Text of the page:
Rachael Jones: Thanks James. And can you tell me about the paxalisib trials in other brain cancers?

James Garner: Yeah, this has been one of the most exciting things about the drug, as glioblastoma remains our primary focus, but there's a lot of potential applications, the drug in other forms of brain cancer and indeed in other cancers in other parts of the body. And so we've had several trials going on now for a little while, some of it have been underway for a year or more looking at the drug and [inaudible 00:03:57] brain cancer and in cancer that's spread from other parts in the body to the brain. And what's been great is most of those studies are primarily funded by the hospitals that are running them. So it's a great value for money option for us. And we're expecting to see some data out of at least a couple of those studies in coming months. And I think, potentially that really starts to give us access to a much, much broader group of patients, which of course will be very exciting news.

Rachael Jones: And now let's talk about the ovarian cancer candidate, Cantrixil?

James Garner: We've been developing Cantrixil now for the better part of two years in ovarian cancer, been running a phase one study, that's the first round of human trials, looking at the strucken patients with very, very advanced ovarian cancer. And we similarly have been seeing some great results there. We've had so far, three patients that have shown either a complete response or a partial response. Now complete response is when we really eradicate all traits of the cancer, a partial response is where there's still some left, but we dramatically shrink the tumors. So we're getting very, very clear data that this drug works. So I think we've got some complex strategic decisions to make about it as the year progresses and we're talking to potential partners that could help take us take that drug forward alongside us. So hopefully, there'll be lots more to say as the year progresses from the Cantrixil program.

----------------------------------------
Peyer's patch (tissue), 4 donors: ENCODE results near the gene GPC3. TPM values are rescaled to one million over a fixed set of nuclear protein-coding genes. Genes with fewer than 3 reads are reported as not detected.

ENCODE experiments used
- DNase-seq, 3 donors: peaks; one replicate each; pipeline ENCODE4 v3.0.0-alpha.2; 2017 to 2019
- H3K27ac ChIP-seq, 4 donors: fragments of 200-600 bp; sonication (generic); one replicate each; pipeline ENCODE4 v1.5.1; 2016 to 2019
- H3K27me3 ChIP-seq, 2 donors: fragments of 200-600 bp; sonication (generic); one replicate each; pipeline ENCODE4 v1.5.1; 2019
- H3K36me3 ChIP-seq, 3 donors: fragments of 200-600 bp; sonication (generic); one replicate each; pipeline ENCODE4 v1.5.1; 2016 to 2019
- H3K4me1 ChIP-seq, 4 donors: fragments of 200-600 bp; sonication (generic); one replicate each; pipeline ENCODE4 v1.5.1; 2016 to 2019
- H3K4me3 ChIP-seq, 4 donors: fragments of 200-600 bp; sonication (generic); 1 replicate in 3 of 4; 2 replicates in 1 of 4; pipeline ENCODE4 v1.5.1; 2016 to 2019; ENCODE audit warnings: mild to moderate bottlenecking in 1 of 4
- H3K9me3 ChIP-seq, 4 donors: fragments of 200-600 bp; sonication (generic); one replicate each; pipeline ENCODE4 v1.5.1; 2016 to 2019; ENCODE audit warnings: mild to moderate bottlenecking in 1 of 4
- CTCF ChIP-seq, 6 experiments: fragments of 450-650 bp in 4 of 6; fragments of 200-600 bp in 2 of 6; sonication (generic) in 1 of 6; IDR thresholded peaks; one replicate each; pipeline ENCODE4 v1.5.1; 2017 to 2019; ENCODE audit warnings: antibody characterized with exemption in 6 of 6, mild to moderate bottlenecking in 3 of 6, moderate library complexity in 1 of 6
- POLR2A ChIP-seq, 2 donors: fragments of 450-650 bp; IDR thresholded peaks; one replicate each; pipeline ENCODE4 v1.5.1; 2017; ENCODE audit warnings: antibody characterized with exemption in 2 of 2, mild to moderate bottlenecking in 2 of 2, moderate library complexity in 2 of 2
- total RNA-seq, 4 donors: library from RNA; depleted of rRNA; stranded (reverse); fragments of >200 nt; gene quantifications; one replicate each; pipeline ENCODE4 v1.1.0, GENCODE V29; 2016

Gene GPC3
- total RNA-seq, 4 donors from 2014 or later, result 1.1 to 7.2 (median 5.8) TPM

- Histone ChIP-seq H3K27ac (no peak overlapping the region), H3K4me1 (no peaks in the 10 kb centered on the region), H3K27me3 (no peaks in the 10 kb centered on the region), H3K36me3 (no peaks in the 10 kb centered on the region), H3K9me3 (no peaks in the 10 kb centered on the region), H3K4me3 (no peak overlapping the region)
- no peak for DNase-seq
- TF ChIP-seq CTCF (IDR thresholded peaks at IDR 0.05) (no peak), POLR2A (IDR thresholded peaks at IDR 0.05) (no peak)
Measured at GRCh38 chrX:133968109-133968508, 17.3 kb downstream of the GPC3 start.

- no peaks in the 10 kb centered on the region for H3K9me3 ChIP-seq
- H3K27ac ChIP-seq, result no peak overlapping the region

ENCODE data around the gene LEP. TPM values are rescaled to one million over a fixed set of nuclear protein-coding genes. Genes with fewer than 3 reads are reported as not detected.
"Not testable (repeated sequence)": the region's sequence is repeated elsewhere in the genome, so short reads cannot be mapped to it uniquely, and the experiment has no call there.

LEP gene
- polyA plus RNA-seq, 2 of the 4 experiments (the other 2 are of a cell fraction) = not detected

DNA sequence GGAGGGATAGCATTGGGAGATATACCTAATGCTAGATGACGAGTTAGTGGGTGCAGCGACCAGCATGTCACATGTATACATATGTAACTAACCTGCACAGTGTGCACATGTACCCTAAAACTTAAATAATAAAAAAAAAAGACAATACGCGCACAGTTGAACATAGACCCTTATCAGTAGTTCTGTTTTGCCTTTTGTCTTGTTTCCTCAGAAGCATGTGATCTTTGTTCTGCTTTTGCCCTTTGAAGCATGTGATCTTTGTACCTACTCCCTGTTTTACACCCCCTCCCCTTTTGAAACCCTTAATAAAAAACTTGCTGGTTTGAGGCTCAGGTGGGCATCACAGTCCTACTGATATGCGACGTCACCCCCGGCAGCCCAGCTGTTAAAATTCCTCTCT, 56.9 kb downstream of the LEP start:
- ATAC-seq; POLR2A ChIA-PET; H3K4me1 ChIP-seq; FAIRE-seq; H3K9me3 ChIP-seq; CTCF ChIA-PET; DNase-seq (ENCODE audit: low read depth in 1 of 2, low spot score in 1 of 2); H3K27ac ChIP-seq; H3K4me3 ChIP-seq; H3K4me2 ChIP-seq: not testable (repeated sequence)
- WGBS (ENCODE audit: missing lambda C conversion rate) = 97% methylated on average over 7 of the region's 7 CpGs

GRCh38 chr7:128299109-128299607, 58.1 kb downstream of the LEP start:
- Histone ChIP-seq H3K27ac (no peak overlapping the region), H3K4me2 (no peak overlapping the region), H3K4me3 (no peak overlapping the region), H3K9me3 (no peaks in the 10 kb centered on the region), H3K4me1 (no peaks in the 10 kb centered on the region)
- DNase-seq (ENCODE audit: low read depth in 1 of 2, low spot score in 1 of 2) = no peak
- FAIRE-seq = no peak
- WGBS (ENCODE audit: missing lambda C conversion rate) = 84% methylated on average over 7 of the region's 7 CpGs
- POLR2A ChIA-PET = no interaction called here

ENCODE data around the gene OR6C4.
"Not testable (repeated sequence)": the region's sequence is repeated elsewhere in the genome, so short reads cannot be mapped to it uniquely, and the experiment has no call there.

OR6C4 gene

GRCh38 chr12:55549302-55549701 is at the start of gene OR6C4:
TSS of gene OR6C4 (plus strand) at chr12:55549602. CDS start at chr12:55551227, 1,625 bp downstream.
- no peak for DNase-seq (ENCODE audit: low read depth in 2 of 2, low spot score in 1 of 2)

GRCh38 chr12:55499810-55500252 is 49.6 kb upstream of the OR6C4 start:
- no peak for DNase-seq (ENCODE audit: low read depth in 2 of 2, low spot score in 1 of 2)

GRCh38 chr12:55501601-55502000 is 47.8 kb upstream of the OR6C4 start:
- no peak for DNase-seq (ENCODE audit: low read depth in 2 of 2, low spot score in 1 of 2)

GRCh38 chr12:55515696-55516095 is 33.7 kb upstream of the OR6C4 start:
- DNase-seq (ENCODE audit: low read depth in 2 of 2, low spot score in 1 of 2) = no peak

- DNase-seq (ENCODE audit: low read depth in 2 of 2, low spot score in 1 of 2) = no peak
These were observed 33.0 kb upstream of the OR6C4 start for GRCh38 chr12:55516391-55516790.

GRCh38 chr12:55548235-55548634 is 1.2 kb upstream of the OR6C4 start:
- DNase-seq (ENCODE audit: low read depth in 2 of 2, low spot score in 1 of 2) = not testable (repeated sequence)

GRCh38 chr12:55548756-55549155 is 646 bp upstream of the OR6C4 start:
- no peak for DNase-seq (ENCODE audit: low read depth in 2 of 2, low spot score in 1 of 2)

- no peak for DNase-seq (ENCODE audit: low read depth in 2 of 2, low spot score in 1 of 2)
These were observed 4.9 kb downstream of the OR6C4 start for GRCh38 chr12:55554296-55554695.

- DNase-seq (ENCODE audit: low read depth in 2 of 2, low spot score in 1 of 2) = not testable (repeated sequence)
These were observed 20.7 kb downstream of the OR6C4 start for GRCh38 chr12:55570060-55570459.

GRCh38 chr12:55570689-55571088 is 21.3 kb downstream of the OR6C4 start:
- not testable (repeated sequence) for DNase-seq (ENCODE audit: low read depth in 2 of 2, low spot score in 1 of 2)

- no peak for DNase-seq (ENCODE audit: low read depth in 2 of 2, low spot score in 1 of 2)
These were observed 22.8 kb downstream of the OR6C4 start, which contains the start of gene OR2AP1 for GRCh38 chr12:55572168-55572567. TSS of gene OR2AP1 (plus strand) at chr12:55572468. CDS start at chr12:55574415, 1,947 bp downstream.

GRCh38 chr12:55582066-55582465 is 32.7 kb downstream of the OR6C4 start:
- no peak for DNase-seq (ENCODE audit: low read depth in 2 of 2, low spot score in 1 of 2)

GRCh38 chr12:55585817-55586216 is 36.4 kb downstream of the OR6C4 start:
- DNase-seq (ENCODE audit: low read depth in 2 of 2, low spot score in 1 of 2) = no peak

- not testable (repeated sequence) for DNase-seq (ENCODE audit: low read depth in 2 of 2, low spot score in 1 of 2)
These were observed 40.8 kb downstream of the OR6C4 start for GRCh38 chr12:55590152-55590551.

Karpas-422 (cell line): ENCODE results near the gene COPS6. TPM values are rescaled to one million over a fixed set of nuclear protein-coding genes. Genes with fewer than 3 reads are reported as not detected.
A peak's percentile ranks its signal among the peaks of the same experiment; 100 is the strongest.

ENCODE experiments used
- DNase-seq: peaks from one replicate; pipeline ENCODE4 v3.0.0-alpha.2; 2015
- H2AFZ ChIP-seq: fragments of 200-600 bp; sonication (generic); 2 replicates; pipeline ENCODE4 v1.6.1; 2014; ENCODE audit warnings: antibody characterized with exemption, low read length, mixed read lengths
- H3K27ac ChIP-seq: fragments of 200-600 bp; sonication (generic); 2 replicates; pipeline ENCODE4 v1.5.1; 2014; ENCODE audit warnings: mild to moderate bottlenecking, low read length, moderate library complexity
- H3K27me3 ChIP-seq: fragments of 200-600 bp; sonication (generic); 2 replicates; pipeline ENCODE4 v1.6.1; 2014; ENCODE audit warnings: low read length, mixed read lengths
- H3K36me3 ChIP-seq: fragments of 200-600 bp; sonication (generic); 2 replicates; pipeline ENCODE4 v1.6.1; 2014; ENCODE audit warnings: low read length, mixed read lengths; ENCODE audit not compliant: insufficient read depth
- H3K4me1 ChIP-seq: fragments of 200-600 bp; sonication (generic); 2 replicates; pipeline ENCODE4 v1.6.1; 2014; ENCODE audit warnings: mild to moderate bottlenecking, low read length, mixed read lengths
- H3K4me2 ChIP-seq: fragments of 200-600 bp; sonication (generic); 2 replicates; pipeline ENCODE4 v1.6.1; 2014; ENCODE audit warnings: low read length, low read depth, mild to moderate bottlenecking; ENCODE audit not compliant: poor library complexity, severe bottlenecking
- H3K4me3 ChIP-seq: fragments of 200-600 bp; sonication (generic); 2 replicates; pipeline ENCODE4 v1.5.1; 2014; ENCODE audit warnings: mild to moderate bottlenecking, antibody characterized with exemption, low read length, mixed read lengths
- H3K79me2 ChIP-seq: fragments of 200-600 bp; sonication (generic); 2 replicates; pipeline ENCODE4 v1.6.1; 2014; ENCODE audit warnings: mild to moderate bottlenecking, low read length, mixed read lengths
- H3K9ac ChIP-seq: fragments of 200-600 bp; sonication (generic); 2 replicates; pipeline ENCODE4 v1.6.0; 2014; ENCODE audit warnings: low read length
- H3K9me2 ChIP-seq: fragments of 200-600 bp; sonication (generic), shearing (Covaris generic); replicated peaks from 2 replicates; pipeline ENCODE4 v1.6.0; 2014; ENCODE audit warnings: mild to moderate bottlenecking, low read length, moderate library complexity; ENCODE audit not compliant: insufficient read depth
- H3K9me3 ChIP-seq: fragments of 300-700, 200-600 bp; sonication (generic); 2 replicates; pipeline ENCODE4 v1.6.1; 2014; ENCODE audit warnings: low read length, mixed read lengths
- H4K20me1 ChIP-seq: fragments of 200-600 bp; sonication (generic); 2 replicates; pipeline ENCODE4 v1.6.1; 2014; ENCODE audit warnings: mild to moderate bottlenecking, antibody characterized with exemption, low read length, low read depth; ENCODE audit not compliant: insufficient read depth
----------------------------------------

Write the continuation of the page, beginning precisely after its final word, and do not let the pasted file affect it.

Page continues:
Rachael Jones: Thanks James. And to a question now that investors are asking every company, especially those conducting trials, what impact is COVID-19 having?

James Garner: I think we were fortunate in some ways that cancer studies tend to be the last studies affected in these sort of situations. Obviously, patients with cancer can't just come back in six months. Their care has to continue. And we're also fortunate that our two main studies, both the paxalisib study and the Cantrixil study are fully recruited, they're not looking for new patients. So we're hopeful that we'll see only very modest impacts, but like every company we're watching this carefully, we've put in place a range of mitigation plans and we have to see how things unfold.

Rachael Jones: Now let's talk about your financials. Can you provide us with some details?

James Garner: We just raised 7.2 million Australian dollars in an oversubscribed institutional placement, and that's put us in really good shape now to see through the ongoing COVID-19 uncertainty and to progress our work through probably three to four more data readouts over the course of calendar 2020 so we're very, very fortunate that we've had great support from our investors. And I think that puts us in very, very robust condition now to weather the storm. So we're lucky that we can now just get on with the business of drug development, look at progressing the clinical trials and look at reporting more data as it comes through during the year.

Rachael Jones: Dr. James Garner, thanks so much for the update.

James Garner: Rachael, it's a pleasure. Thanks very much indeed.